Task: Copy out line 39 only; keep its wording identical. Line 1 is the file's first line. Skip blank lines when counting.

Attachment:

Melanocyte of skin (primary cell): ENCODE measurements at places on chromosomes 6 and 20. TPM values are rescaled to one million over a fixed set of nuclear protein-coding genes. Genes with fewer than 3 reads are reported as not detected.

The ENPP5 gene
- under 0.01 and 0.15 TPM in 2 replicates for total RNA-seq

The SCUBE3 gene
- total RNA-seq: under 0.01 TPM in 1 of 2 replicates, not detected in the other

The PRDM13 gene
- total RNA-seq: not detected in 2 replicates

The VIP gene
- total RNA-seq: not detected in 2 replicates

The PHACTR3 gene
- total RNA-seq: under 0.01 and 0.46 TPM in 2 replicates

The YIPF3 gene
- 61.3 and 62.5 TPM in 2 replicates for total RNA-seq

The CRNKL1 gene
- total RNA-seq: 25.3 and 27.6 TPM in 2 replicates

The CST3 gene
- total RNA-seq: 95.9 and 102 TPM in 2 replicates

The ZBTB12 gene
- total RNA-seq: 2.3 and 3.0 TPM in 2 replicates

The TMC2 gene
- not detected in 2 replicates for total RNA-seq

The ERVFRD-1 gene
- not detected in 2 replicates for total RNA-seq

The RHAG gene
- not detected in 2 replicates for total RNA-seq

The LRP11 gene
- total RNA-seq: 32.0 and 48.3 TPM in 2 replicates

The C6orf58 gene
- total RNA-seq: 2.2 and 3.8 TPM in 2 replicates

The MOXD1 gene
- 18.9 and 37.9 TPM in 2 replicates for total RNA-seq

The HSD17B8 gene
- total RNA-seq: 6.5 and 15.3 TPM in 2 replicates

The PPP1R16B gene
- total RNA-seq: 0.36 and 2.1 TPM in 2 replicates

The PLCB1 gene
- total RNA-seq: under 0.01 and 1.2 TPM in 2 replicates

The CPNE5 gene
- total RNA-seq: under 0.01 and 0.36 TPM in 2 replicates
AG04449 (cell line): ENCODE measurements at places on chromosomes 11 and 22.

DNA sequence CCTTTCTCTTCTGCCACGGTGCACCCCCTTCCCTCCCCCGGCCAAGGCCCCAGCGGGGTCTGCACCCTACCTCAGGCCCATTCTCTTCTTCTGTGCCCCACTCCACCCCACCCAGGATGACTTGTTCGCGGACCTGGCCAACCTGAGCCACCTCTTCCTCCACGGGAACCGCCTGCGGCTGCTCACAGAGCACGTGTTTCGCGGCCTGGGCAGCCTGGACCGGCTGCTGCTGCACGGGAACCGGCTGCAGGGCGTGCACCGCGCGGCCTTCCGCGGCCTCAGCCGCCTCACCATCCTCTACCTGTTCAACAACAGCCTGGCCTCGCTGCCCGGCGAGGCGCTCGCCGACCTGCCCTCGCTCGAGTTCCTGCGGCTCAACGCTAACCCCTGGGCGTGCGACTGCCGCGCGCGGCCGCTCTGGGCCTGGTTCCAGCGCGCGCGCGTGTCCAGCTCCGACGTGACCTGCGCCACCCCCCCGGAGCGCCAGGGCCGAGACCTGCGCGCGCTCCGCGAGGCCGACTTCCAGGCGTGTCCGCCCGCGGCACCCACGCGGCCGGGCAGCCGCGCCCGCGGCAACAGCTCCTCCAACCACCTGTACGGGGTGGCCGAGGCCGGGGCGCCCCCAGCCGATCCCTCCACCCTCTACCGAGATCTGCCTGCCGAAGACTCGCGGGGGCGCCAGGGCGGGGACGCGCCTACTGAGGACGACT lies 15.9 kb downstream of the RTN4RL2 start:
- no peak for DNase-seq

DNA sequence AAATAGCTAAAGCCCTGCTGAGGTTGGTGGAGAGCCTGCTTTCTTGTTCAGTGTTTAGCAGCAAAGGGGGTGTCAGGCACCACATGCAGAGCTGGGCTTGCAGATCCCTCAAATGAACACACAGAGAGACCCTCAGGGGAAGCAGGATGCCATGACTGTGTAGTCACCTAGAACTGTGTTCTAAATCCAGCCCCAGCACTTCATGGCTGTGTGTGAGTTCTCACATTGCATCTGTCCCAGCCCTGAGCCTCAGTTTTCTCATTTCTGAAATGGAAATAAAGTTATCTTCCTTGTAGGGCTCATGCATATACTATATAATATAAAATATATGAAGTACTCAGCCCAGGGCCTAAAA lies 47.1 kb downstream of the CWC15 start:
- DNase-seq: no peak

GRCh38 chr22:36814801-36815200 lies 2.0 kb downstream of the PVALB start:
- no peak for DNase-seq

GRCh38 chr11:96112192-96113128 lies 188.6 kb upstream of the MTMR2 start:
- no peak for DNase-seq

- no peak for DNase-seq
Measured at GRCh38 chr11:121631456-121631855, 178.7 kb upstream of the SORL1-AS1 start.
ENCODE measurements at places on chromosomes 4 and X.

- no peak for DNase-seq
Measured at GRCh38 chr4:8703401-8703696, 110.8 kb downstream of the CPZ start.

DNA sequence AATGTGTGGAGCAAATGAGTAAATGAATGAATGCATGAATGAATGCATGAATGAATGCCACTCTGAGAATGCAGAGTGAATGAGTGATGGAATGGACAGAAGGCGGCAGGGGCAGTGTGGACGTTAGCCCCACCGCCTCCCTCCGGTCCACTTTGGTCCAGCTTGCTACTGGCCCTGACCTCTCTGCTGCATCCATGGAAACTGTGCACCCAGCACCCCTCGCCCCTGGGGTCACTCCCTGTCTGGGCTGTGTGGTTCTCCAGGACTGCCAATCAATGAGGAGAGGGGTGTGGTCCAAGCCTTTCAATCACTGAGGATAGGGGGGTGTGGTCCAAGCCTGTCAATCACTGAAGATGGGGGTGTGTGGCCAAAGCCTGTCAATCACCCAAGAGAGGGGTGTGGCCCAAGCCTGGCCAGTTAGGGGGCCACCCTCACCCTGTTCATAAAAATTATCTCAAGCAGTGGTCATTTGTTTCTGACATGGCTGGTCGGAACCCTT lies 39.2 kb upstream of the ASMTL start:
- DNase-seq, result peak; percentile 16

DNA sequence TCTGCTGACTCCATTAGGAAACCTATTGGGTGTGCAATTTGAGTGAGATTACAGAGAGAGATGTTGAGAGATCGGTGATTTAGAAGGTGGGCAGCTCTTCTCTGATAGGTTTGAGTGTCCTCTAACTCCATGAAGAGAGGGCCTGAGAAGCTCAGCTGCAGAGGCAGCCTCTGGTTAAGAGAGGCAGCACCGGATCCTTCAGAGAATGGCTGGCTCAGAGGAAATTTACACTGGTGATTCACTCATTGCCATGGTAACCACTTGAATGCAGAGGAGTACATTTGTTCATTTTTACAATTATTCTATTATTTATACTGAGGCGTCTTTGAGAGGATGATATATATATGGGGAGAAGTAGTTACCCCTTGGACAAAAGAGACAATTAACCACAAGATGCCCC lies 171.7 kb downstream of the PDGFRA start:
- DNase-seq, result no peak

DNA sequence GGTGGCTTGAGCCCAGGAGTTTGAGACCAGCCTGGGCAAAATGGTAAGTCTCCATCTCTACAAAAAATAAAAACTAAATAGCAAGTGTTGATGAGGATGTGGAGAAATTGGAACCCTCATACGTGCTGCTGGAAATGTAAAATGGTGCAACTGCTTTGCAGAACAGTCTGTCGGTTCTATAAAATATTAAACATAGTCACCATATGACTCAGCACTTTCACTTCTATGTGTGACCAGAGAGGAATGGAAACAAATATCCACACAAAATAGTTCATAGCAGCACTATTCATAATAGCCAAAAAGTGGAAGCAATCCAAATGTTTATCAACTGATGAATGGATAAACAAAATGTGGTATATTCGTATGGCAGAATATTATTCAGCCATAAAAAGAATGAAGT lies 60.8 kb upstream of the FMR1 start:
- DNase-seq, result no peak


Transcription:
- total RNA-seq: under 0.01 and 0.36 TPM in 2 replicates